These racers are illustrating...
These racers are illustrating the correct method for raising the car to facilitate working underneath. They placed jackstands under the car after using the jack to raise it. They then lowered the car onto the jackstands.
Some tools you can do without, while others are a necessary part of your toolbox. Of all the tools required to work on your car, a good floor jack is one of the essentials. Without a good jack, about all you will be able to do at the track is adjust the air pressure in the tires and maybe change a shock. Being able to lift the car off the ground and place a jackstand under the chassis is a minimum requirement for tuning.
Every week we see the NASCAR pit guys use a floor jack that, with two or three pumps of the handle, lifts the car high enough to allow the tires to be changed. Those jacks cost over $1,500, and that is out of the range of most Saturday night racers. If you watch closely, you'll notice the NASCAR guys use a different jack in the garage. These jacks are not as "trick" as the ones used on pit row. But even the jacks used in the garage are not cheap: Prices can range from $500 to $700.
So what does a Saturday night racer need to use in the pits?
Ninety percent of the local racers out there will not be making pit stops during the race. That means the jacks that reach full lift in two or three pumps of the handle are not necessary. To determine our needs, we need to ask a few questions:
* How heavy is your race car? If you have a 3,500-pound car, you need a jack that will lift at least half that weight.
* How many jacks do you need? Is it possible that you will have to work on each end of the car at the same time and that your crew will need two jacks to be efficient?
* Will you have to purchase a jack just for shop use, or will you need one in the trailer and one in the shop?
* How high do you need to lift your car? That is something you will have to measure.
* Is your car low enough to require a low-profile jack that will roll under the car without a crew member lifting the car to get the jack under the chassis?
* Are the pits at your track dirt, or are they paved or concrete? That can determine the type of wheels you want on your jack.
* Is the weight of the jack an issue? If you have to carry it a long distance, this may be a real issue.
* How much do you have to spend? (This may be the primary issue facing most small teams.)
What you see here is close...
What you see here is close to $5,000 worth of floor jacks. These are part of a Nextel Cup team's pit. Only one jack will go over the wall at a time; the others are there in case of failure or if another jack is needed during a pit stop. While these are high-performance jacks, they would represent overkill for the local racer.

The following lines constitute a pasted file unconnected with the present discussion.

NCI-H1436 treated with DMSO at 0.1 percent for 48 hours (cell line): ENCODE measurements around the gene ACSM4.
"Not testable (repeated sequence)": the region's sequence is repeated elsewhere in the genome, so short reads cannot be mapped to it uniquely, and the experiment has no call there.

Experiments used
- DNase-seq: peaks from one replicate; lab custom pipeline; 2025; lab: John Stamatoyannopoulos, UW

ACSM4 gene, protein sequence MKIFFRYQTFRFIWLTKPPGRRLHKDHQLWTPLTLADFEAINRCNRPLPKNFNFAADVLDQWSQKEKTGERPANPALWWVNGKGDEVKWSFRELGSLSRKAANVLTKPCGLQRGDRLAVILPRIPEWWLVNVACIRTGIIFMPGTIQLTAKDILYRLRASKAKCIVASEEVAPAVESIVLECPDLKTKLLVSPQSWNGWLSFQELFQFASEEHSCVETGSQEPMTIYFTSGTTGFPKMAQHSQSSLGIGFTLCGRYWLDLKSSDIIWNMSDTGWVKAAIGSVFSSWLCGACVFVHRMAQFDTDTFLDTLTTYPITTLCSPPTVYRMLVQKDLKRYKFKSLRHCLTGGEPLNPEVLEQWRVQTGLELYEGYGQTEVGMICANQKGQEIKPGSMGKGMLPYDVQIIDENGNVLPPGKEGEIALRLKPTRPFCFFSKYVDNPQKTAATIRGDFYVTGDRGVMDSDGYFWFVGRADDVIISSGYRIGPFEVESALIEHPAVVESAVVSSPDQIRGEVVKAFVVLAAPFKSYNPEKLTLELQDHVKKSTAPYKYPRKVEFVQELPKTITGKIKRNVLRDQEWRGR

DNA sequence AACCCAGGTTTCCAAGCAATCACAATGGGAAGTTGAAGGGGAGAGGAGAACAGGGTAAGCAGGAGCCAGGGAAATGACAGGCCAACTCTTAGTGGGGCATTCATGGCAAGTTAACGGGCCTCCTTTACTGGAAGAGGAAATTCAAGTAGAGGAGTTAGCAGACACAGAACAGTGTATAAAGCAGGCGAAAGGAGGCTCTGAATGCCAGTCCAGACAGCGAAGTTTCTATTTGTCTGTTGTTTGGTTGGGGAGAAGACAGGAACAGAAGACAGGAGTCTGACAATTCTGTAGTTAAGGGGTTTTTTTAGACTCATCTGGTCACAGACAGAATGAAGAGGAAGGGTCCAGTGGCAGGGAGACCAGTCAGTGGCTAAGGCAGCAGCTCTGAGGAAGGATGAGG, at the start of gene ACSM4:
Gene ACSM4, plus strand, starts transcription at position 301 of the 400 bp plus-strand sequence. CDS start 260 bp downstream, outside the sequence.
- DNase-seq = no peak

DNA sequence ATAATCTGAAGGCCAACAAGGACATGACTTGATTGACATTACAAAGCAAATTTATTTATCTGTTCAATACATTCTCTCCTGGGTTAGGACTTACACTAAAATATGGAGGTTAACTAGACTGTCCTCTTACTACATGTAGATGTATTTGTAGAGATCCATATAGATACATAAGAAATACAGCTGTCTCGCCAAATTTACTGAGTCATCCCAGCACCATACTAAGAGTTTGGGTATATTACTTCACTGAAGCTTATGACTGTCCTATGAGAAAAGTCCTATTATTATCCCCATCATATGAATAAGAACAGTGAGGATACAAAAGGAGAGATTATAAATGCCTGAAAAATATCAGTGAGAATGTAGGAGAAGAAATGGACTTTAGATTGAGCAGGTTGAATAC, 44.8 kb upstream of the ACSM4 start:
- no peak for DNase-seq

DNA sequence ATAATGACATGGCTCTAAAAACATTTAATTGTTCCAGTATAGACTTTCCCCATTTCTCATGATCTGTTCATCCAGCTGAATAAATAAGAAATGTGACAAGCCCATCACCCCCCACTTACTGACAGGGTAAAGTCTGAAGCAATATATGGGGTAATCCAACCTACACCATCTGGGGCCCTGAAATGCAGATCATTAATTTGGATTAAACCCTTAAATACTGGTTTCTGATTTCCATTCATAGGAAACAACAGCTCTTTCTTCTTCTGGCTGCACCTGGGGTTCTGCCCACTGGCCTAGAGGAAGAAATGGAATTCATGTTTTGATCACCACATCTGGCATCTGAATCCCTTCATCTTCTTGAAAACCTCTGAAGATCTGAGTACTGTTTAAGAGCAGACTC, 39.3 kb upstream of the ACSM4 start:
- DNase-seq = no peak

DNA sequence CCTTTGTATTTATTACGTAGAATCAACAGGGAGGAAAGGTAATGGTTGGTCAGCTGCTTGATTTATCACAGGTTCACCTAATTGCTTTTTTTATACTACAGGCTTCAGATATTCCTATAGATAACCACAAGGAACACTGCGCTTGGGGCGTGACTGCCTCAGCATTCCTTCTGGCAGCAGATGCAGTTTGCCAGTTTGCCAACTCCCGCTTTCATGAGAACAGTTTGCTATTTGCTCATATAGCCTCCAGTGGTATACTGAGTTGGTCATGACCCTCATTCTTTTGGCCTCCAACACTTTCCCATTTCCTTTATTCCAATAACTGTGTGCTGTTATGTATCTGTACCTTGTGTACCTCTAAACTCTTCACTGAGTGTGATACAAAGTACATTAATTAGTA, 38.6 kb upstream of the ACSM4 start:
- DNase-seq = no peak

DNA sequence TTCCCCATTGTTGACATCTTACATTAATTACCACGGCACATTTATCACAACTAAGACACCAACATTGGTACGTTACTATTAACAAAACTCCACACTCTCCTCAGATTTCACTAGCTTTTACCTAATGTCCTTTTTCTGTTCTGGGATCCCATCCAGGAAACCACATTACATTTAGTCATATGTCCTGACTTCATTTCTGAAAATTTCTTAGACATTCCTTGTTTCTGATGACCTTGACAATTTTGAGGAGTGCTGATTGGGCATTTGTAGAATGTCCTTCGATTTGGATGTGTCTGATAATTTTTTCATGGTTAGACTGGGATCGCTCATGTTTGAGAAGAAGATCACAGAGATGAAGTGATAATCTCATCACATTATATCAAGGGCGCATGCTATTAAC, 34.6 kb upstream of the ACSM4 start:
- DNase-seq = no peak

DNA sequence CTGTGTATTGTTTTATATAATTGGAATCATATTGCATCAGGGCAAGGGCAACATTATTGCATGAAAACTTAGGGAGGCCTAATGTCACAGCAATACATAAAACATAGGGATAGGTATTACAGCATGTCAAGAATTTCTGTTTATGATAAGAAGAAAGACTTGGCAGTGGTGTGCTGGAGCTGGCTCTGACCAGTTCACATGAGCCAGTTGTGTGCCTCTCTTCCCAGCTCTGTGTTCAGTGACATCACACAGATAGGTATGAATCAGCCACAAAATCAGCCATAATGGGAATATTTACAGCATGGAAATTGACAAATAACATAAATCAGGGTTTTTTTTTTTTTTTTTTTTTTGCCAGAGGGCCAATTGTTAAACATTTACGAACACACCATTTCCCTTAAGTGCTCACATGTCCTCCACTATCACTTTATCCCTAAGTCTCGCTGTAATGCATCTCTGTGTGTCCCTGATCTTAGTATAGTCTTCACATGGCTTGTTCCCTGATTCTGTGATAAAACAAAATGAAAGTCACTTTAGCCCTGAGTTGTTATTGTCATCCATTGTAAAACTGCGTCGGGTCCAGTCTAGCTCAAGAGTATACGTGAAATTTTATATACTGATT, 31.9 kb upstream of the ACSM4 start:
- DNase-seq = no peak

This low-profile floor jack...
This low-profile floor jack can be purchased for less than $200. It's lightweight and completely suitable for the Saturday night racer.
This jack was purchased to...
This jack was purchased to replace the author's 32-year-old model. The cost was $119.95, and it seems to work well for our applications.
The good news is that you now have options that were not available several years ago. The marketplace is awash in lightweight floor jacks at reasonable prices. And it's a buyer's market. The jacks on the highest end of the spectrum are just that-high-end, meaning they're expensive and purpose-built. They fill a very specialized need and you can expect to pay top dollar for that type of product. The racers who make pit stops during races really need this type of jack. They command a premium price because of the special need they fill. If the racing you do each week does not require a 12-second pit stop to change four tires and fill the car with fuel, you can look to less costly options for floor jacks.
Historically, floor jacks have been made from steel and cast iron, and these behemoths are heavy. Unless you are especially strong, lugging one around is not an easy proposition. These jacks were designed for heavy industrial and garage operations. They were not designed for racing applications. For years they served the purpose but there was a price to pay due to the weight and the intended application. And they were expensive. Times changed, though, and market forces required a response.
Because of the many automotive TV shows and a general awareness of mechanical hobbies, the tooling manufacturers have responded to fill a new or a different demand. This was a demand not previously being served by the mainline toolmakers. This awareness has placed more racing hardware into the mainstream, and the racer at the grassroots level is reaping the benefits.
The opposite end of the scale....
The opposite end of the scale. This type of jack can be purchased for $20 at the local auto parts store. While not a bad tool, it has no place in a racer's toolbox. There are much better selections.
This floor jack was purchased...
This floor jack was purchased new from Sears in 1976. The author paid $76 as part of a bicentennial sale. Recently, the internal seals started to leak and the jack no longer works well. With proper care, a floor jack can last many years. For much less than the cost to repair the jack, a newer, lighter floor jack can be purchased.
This jack can be purchased...
This jack can be purchased for under $80. There is no reason that any racer should not have an adequate floor jack.